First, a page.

On Sat, Oct 17, 2015 at 2:50 AM, Steven D'Aprano <steve@pearwood.info> wrote:
So you can see there is nothing even close to consensus as to which API
is best, which is an argument for keeping all three functions.

No, that's not how we do it in Python. :-)
But significanly, only *one* of the commenters has claimed to have any
significant experience in crypto work, and I will quote him:

    Having done quite a bit of serious crypto implementation over the
    past 25 years, I don't recall ever wanting anything like randrange,
    and if I did need it, I'd probably build it inline from randbelow
    rather than force some hapless future code maintainer to look up the
    specs on randrange.

    My opinion, FWIW: I like randbelow, because in modern crypto one
    very frequently works with integers in the range [0,M-1] for some
    large modulus M, and there is a constant risk of asking for
    something in [0,M] when one meant [0,M-1].  One can eliminate this
    risk, as randbelow does, by building in the -1, which normally
    introduces a risk of making a mistake that gives you [0,M-2], but
    the name "randbelow" seems like a neat fix to that problem.

    -- Peter Pearson

It's not clear whether this correspondent realizes that randrange(N) is identical to randbelow(N).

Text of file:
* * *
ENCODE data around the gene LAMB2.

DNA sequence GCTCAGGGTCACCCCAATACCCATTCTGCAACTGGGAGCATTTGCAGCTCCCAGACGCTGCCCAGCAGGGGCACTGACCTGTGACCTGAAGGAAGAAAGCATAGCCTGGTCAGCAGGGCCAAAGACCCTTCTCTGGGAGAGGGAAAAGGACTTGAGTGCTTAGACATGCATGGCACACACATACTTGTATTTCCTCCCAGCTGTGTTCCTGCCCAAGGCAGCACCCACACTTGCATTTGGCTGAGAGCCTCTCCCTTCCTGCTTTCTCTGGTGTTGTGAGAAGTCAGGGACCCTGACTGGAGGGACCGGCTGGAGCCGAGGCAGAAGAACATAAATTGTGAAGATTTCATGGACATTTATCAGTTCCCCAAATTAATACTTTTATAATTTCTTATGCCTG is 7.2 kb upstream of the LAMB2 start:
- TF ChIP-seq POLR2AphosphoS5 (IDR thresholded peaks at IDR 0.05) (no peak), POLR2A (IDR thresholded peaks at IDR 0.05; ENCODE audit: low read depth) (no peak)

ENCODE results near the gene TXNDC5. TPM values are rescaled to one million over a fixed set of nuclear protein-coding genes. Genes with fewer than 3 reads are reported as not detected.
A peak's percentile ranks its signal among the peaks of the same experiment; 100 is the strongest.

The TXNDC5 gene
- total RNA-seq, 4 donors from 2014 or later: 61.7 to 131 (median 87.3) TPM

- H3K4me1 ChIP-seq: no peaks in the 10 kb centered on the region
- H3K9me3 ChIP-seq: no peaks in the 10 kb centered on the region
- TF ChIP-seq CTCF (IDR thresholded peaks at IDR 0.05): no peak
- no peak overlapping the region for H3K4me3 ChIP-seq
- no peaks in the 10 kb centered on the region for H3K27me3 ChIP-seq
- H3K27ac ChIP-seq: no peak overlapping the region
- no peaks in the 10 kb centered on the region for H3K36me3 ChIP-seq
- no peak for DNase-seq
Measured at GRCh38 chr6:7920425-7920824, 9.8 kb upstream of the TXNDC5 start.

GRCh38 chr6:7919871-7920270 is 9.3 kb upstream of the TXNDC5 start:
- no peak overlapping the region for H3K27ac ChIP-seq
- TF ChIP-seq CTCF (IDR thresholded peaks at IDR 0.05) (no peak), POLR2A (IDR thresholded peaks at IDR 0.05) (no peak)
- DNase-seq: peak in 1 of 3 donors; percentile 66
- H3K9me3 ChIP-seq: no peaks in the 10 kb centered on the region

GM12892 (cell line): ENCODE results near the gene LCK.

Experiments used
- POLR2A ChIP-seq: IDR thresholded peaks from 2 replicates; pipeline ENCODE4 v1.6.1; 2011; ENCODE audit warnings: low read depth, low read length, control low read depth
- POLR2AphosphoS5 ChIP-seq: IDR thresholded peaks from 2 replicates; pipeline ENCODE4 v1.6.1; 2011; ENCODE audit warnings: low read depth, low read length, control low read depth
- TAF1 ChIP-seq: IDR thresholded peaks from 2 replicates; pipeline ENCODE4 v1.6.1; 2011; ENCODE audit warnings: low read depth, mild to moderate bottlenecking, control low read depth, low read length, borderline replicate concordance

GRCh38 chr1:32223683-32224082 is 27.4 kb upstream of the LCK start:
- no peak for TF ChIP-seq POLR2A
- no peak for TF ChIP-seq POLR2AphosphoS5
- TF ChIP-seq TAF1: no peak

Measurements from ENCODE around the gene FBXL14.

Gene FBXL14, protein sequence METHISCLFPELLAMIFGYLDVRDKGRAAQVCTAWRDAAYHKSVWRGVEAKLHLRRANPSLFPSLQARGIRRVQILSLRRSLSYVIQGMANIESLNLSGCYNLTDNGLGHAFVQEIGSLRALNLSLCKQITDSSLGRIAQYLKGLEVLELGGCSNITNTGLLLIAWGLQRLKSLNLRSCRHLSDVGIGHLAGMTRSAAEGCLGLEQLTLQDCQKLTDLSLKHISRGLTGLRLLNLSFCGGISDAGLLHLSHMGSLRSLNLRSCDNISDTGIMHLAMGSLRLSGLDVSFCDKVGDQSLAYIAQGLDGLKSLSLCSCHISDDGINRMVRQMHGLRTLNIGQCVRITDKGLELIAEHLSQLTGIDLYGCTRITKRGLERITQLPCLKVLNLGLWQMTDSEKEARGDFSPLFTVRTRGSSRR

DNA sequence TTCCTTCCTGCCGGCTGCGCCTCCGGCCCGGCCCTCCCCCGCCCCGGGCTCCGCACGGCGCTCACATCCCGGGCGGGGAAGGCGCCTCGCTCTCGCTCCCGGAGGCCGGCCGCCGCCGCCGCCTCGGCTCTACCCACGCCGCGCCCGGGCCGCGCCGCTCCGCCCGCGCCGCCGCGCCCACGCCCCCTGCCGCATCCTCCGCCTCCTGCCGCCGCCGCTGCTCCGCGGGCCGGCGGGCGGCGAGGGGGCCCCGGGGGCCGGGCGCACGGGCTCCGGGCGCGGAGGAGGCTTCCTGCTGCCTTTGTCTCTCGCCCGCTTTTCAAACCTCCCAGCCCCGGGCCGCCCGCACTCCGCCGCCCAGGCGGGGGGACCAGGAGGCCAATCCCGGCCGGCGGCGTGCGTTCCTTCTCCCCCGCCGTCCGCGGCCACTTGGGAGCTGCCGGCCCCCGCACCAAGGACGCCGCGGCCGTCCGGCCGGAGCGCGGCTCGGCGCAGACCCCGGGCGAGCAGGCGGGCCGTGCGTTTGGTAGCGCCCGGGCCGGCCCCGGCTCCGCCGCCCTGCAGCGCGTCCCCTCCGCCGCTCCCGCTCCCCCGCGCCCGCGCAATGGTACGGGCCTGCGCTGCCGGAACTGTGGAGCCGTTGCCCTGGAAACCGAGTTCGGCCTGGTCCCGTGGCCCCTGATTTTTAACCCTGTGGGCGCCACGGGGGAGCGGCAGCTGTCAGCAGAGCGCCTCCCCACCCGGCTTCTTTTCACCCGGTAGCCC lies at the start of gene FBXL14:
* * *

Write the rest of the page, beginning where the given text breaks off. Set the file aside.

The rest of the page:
This matches what Serhiy suggests: in crypto, one normally only needs to
generate the half-open interval [0...n). It also matches the reason why
Tim Peters added randbelow in the first place.

As the author of the PEP, I'm satisfied by this argument, and will now
state that my preferred option is to drop randint and randrange, and
just keep randbelow.

My second choice is to keep all three functions.

I think it is fair to say that out of the three functions, there is
consensus that randbelow has the most useful functionality in a crypto
context. Otherwise, people seem roughly equally split between the three
functions. There doesn't seem to be any use-case for the three argument
version of randrange.

I'm fine with dropping the 3rd arg. But I find the argument to introduce a new spelling for 1-arg randrange() weak.

I definitely thing that randint() is an attractive nuisance so we should drop that.

--Guido van Rossum (python.org/~guido)